I think that he needs to go fully active with some speakers.

I have been looking at B+C 15" woofer, 8" midrange, and a eminance horn or something....
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Old 31st May 2005, 06:46 PM   #5
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Line arrays too big? I disagree!

My PA system is based around two line arrays that are just shy of 4 feet tall (~1.2 meters), 4" deep (~10cm) and, uh, about a foot wide. They play from 200hz up, and I have not yet found the upper limit on their volume. 50 watts doesn't get them even close to distortion, though they do require a little eq; cut in the upper midrange and boost in the high treble. And the best part? They're made of 5" OEM car speakers (not even the deluxe dual-cone model!) that cost $0.30 apiece! (about $1 each shipped.)

Pictures? Some other time. KTHXBYE.
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Old 31st May 2005, 08:36 PM   #6
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A line array is more than just a lot of speakers combined. A true line array is difficult to achieve, even for people that have the money for it, since it's asking for some engineering skills as well, every time you fly the sytem. Even some of the bigger brands out there claim to have line-arrays while in fact they have not, they do however have a lot of speakers combined

Line arrays become effective when you're doing (real) big parties where you don't want the people up front to be blown away and the people in the back lacking danceable sound.

At big parties you need the array stack pretty high, about 15 ft. or higher. Any idea how a DJ can still be mobile and reach those heigths safely? I for one don't.

@Nappylady: You mention the use of 5" units. Do you use those for the entire frequency-spectrum? The centre to centre should be less than a wavelength apart, meaning that 5" can't form a line array above 2.8 kHz.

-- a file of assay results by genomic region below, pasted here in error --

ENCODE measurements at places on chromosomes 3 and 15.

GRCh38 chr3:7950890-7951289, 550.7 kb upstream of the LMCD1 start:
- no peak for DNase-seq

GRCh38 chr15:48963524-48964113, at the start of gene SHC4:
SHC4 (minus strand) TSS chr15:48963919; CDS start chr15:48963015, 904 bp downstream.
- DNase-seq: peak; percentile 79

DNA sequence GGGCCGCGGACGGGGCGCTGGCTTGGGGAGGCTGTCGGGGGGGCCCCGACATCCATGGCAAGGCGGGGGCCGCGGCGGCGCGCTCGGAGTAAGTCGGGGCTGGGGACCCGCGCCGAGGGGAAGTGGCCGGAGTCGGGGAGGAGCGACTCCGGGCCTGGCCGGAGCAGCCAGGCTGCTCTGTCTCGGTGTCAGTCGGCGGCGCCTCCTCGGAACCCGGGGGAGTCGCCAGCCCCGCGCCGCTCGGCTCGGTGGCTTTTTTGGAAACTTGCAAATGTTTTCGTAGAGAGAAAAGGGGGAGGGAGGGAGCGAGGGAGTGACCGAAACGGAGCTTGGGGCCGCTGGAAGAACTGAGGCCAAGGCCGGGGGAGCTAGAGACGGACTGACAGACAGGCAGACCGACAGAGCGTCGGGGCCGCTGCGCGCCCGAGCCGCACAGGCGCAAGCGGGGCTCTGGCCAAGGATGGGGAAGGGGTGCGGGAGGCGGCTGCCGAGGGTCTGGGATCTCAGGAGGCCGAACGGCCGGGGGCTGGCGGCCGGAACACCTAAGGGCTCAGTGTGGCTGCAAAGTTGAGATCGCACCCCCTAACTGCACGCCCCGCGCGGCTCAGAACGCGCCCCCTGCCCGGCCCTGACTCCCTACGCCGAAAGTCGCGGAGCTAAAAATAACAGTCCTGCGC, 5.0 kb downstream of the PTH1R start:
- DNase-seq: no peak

I don't doubt the facts about your system as you present them, I just wouldn't call it a line-array.

@BJackson: Up to how many people are we talking here? And what is he using now? If he's doing big parties it doesn't sound like changing his soundsystem is something you do overnight or so.

Mvg Johan
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Old 31st May 2005, 10:25 PM   #7
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Is my system a line array? Hmm.

It definitely breaks the 1 wavelength rule. They are 5" units, and I do use them for everything above 200hz. I've thought about augmenting them with tweeters, but they sound okay. If you're more than 10 feet away from them, you can jump up and down and not notice a variation in tone color.

One thing I definitely notice is that the bass response drops off with distance a lot faster than treble response. I attribute this to the use of 2 vented subwoofers per side to cover everything from 200hz down. In the whitepaper I referenced earlier, it talks about the difference in dropoff rate between near-field and far-field; it then mentions that line arrays change from near- to far-field much farther away than monopoles. I assume that this is the reason for my sound system to sound really bassy up close but, uh, thin far away.

Eventually, I want to have a very wide horizontal line array of woofers, and the two vertical "satellite" arrays. I suspect that this will cure my problem... but it will be probably years, and thousands of dollars, before I know for sure.

So are they line arrays? They smell like line arrays to me... but they might not fit every condition.